“invisible hand” has generated. In this post I focus on the "third" use, which occurs in Smith's "History of Astronomy" -- one of the founding documents of the philosophy of science (and simultaneously the history of the philosophy of science) -- published posthumously in 1795.
Hence the origin of Polytheism, and of
that vulgar superstition which ascribes all the irregular events of nature to
the favour or displeasure of intelligent, though invisible beings, to gods, daemons,
witches, genii, fairies. For it may be observed, that in all Polytheistic
religions, among savages, as well as in the early ages of Heathen antiquity, it
is the irregular events of nature only that are ascribed to the agency and
power of their gods. Fire burns, and water refreshes; heavy bodies descend, and
lighter substances fly upwards, by the necessity of their own nature; nor was
the invisible hand of Jupiter s ever apprehended to be employed in those
matters. But thunder and lightning, storms and sunshine, those
more irregular events, were ascribed to his favour, or his anger. Man,
the only designing power with which they were acquainted, never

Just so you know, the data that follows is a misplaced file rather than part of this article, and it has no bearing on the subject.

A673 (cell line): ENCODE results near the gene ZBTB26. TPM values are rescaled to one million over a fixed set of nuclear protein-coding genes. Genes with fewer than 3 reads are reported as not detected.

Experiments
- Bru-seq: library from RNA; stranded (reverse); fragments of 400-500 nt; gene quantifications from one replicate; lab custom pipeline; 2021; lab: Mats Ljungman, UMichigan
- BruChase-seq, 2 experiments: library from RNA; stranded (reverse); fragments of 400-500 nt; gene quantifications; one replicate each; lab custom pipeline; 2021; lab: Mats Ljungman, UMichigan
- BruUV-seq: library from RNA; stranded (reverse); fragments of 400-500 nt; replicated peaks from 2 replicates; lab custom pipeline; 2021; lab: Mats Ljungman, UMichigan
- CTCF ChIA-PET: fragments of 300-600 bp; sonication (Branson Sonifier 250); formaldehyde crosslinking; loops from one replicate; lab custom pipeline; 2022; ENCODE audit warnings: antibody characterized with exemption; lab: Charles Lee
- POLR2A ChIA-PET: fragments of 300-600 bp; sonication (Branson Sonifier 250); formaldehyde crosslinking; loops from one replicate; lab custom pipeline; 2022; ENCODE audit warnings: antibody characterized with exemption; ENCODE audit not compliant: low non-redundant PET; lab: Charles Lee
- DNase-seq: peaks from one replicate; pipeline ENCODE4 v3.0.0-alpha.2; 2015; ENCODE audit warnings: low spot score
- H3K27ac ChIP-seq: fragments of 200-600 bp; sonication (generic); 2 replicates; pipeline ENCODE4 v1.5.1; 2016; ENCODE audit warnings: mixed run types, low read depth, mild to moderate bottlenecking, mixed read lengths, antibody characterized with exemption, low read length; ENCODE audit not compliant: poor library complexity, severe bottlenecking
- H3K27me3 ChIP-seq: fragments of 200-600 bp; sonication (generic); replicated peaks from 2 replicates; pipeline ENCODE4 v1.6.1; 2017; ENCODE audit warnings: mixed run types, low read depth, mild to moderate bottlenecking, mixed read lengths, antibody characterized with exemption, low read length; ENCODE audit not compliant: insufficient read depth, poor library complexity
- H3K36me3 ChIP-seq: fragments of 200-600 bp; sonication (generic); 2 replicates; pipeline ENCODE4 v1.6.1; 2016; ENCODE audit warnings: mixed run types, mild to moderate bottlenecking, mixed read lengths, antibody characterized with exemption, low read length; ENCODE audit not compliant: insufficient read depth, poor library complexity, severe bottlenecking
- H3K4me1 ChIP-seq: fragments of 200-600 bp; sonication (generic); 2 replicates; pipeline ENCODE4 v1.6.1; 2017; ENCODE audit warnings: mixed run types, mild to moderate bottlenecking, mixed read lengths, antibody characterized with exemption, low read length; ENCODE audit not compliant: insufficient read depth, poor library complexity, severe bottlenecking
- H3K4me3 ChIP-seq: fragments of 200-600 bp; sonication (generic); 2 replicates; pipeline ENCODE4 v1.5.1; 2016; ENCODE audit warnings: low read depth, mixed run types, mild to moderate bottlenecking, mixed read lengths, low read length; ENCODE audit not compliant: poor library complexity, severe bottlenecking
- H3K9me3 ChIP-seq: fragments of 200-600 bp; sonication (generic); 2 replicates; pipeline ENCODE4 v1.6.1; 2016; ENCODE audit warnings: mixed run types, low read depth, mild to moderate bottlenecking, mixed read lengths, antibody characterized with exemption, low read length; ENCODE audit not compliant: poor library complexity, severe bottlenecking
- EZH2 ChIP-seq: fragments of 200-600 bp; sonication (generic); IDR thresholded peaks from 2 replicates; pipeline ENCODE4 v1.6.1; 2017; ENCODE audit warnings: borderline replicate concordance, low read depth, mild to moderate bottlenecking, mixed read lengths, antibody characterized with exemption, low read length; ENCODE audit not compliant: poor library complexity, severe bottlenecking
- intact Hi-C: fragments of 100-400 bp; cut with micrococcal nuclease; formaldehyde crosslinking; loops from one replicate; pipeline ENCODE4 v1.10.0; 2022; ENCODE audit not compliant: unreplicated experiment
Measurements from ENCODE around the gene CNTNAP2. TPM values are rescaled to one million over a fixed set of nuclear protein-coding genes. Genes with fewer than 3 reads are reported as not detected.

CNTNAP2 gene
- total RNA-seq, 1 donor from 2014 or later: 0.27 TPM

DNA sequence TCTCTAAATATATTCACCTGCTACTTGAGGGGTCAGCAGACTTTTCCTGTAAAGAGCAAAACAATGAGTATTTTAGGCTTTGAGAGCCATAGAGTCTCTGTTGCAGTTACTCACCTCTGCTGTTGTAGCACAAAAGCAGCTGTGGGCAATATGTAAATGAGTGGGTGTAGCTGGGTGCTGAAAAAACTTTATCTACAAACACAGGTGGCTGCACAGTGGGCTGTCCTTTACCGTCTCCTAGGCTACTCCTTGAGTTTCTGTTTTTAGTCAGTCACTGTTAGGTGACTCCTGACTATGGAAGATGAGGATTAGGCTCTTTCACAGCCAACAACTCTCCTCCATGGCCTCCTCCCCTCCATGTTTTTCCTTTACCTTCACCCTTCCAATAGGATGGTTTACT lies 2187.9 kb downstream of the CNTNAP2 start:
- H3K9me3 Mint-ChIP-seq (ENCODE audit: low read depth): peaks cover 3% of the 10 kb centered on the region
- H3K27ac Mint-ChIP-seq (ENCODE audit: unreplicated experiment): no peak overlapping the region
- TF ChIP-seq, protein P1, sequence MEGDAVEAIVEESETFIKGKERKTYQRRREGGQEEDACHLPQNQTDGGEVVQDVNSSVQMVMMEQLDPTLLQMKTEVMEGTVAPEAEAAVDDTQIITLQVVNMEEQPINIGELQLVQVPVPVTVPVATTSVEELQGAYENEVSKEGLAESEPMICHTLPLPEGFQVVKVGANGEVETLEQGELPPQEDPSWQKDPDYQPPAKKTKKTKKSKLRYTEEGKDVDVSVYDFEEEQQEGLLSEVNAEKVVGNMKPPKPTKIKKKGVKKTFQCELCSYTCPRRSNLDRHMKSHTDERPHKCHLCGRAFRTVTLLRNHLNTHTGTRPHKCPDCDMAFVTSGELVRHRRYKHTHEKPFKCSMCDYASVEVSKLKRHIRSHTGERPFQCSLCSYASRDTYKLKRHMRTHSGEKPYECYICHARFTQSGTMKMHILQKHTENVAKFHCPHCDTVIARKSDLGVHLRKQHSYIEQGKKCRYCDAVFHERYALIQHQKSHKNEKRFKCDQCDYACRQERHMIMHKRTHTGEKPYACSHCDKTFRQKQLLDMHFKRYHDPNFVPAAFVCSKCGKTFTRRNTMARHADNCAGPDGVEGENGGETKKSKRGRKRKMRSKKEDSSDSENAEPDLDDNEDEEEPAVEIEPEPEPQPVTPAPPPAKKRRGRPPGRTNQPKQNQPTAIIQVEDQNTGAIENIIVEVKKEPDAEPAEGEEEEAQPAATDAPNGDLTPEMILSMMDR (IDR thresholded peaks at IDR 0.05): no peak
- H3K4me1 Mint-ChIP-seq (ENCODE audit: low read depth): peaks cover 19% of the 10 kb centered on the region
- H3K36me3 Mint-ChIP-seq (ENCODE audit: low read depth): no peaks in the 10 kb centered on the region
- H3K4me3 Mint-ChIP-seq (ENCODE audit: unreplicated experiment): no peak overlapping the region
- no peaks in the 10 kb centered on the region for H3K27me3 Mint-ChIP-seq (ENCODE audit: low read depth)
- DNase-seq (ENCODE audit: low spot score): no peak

acts but either to stop, or to alter the course, which natural events would take, if left to themselves. Those other intelligent beings, whom they imagined, but knew not, were naturally supposed to act in the same manner; not to employ themselves in supporting the ordinary course of things, which went on of its own accord, but
to stop, to thwart, and to
disturb it. And thus, in the first ages of the world, the lowest and most pusillanimous superstition supplied the place of
At his blog Edward Feser has been responding to Thomas Nagel's
critics (no, not me (yet)!). In response to Sober's review he concludes
with the following sociological remark:
think, is precisely what is going on -- the “presuppositions that Nagel